Installing PHP zlib extension for Heroku
After the file has been copied over, I placed it:
$ mkdir -p lib/php $ mv zlib.so lib/php $ echo "extension = /app/www/lib/php/zlib.so" > php.ini
I move the PHP file into a directory called lib/php and create the php.ini file pointing to that extension. The changes are committed.
Creating the cache directory
Next to the requirements of zlib, there’s a hidden hard-encoded caching directory that should be created to give the application some performance:
$ mkdir src/app/cache $ touch src/app/cache/.placeholder
This is going to be committed and pushed:
$ git add php.ini lib/ src/app/cache/ $ git commit -m "Zlib extension and cache directory." $ git push heroku heroku:master
This is also demonstrated by Symfony2 on heroku (other php frameworks too)
Finally it’s time for the testdrive! If you take a look into the application’s git-tree, you see that the CVBacklog’s application webroot is src/app/public, going to http://cvbacklog.herokuapp.com/src/app/public/ displays it. The first time you request it, it will take a little longer because it fetches data from a remote API.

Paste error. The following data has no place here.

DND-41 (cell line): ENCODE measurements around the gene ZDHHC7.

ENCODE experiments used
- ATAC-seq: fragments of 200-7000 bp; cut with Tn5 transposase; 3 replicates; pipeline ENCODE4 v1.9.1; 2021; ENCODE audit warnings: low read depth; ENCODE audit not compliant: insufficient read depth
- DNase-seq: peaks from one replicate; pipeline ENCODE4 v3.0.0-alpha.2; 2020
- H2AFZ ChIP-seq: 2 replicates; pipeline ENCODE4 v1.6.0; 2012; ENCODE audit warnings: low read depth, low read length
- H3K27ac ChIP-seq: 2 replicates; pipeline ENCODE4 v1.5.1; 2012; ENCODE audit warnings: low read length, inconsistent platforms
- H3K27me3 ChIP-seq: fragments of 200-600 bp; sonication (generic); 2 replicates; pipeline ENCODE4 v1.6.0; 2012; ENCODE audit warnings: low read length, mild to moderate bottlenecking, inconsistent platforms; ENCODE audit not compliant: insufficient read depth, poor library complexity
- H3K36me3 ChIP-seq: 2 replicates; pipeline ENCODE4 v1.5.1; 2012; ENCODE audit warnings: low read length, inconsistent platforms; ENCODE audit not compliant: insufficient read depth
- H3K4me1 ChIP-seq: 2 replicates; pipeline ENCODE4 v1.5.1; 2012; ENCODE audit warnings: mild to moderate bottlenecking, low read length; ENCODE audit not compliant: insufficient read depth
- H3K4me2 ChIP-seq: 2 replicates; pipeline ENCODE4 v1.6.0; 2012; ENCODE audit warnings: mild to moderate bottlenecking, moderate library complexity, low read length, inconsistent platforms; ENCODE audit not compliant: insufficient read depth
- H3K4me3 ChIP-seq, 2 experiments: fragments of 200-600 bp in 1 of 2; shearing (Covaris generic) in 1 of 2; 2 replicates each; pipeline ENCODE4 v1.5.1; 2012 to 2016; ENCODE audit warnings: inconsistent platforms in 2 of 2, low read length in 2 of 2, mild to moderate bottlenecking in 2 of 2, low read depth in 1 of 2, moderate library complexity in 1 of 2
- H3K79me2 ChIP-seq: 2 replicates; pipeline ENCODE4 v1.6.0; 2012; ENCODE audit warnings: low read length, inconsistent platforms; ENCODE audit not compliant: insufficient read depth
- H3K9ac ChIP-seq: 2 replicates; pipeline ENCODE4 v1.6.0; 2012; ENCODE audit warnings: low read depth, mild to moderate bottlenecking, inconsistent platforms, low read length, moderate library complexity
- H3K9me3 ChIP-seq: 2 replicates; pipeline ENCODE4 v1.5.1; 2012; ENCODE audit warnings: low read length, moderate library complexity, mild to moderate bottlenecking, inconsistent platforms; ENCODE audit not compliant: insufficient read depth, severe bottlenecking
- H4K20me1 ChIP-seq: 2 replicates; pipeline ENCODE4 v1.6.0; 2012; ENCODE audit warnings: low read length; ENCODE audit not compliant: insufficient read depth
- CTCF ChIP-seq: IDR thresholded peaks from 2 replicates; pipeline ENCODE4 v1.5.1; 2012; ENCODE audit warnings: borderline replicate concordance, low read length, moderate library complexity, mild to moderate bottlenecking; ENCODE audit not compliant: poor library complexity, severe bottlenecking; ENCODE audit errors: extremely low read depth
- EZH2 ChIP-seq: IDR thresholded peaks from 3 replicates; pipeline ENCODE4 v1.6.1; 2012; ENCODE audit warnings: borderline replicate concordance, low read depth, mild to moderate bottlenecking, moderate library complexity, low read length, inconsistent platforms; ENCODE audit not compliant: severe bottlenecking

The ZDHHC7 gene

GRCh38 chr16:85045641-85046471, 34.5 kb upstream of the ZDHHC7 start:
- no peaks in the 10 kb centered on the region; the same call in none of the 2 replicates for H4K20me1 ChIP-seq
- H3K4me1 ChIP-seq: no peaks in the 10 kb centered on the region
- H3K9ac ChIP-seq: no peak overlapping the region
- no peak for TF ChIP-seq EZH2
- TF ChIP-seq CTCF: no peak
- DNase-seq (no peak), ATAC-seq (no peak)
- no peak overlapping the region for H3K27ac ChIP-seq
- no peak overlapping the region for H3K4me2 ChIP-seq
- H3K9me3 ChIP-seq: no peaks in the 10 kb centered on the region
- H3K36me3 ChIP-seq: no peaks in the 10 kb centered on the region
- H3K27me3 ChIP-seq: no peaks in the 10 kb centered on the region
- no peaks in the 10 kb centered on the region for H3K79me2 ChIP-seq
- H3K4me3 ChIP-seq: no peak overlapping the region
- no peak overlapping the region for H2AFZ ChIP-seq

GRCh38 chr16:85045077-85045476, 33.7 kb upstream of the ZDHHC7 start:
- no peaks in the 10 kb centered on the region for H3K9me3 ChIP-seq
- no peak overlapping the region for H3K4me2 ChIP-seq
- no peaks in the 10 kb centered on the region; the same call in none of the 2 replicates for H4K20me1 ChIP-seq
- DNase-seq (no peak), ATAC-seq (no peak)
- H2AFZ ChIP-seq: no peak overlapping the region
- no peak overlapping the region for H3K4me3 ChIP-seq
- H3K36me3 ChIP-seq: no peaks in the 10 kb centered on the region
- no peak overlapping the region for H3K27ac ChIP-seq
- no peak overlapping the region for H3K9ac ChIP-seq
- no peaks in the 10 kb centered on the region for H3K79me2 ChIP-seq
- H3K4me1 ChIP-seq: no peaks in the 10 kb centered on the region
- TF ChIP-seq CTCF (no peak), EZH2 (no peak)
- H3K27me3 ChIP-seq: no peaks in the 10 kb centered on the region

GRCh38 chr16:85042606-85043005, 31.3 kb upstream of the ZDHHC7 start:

The URL layout is not ideal, however, it runs and display a list of close and delete votes – the CVBacklog.
Before configuring the webroot you saw that the application was not working. What needed to be done was to extend the PHP installation on the Heroku web node to have support for the zlib extension and to create a directory. This has been done now and we can go on to configure the Apache HTTP server on heroku.
Configure the Webroot
Now comes the next tricky part that is specifying the webroot. Specifying the webroot needs a little bit more work and background information. The CVBacklogs applications webroot in the git-tree is src/app/public. For Heroku, by default, the webroot is the root of the git-tree. That directory is internally mapped to /app/www btw. So what this needs is to create a so called Procfile that starts a sh-script each time the Heroku app web-node starts. That script then modifies the Apache configuration and includes your own config which is setting the webroot to /app/www/src/app/public. So we create the procfile, a config directory, the script and the Apache configuration. Ready?